Shale is troublesome for drilling. This is true partially due to its swelling characteristics when interacting with water. However, shale swelling is a complicated matter and how shale swells is still not crystal clear to many engineers who deal with wellbore instability issues daily. A simplified shale model has been built with equilibrium between osmotic pressure and normal stress acting on the clay platelets by ignoring insignificant factors under practical drilling conditions. This new model reveals that there are two distinct water bodies in swelling shale. Changing stress on the platelets will change the water distribution and their water activities in these two water bodies. This model can explain observed stress sensitive activity phenomena reported on swelling shale. The model provides a quantitative way to predict water activities for shale and a new and important equation for improving wellbore stability analysis. With the model many other phenomena such as time-dependent wellbore swelling or tight-hole can be better understood.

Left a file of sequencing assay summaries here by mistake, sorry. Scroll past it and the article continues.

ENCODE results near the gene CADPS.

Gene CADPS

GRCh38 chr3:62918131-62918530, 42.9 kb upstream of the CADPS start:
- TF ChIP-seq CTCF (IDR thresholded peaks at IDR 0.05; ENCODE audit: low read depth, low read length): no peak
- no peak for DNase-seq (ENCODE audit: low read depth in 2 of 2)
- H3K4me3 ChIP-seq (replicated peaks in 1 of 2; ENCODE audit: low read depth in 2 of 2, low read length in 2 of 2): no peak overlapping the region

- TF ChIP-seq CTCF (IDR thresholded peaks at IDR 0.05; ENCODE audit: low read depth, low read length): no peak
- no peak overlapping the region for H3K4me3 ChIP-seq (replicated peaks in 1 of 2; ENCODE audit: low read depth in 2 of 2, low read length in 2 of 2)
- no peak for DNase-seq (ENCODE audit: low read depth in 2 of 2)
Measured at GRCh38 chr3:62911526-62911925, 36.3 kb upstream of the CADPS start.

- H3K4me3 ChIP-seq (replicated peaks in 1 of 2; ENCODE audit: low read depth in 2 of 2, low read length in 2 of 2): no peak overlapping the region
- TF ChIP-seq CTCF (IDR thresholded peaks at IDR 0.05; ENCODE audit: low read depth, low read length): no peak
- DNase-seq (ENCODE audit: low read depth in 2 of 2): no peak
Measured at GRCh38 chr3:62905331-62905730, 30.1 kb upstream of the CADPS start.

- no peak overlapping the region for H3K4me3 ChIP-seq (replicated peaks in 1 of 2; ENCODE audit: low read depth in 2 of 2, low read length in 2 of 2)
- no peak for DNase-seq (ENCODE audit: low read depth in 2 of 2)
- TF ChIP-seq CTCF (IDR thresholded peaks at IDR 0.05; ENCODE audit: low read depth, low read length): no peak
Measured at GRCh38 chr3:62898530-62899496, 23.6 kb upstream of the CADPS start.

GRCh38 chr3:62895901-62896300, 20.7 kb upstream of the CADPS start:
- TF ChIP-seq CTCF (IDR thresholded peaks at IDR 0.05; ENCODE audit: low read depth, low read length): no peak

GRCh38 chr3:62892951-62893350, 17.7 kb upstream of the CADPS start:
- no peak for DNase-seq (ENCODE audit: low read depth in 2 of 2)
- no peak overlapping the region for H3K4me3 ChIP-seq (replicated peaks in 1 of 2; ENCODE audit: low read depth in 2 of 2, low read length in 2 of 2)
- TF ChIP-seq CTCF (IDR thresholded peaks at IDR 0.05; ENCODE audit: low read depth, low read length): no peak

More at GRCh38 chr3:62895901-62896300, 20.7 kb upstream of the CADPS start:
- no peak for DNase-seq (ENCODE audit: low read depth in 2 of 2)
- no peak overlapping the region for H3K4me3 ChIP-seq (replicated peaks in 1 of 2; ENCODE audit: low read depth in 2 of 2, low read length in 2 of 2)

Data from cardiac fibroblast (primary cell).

Some say that 90% of wellbore instability comes from shale, which comprises about 70% of the formations drilled. Many studies have been attempted to address wellbore instability in shale drilling. These studies include shale composition in terms of mineralogy, grain grading, anisotropy of density, petrophysical properties such as permeability, porosity, mechanical properties such as shear modulus and Poisson's ratio, chemical properties such as linear swelling coefficients and pore water activities, etc. Shale is different from other rock types at least partially due to the fact that it tends to be water sensitive and may start to swell when contacting water or water-based drilling fluids. To maintain wellbore stability, one can see that shale water sensitivity is of great importance for engineers to understand. The major difference between shale and sandstone is that swelling shale contains swelling clays and clay swelling is more or less related to water activities. Lab tests on shale have indicated that water activities of some shales are sensitive to confining stress. However, similar tests on sandstone show no such sensitivity. This intriguing phenomenon has not been well explained and further understanding on shale internal structures is needed. Many studies have been focused on shale interactions with its surrounding fluids such as mud by treating shale as a uniform subject with a water activity unchanged at various stresses, possibly generating misleading results and conclusions. Furthermore, it is obvious that knowing shale water activities is the prerequisite for designing a water activity balanced mud for swelling control. However, lab tests normally cannot provide a good number easily. It would be of great value if a mathematical equation could be used to predict the value with acceptable accuracy under downhole conditions. Such an equation may also be of significance for correlating water activities and interpreting shale behaviors for lab tests. It is normal for rock to have its anisotropy. Would shale show swelling anisotropy or swelling with different magnitudes in different directions? Can or should wellbore instability analysis take this into account to better reflect the reality?

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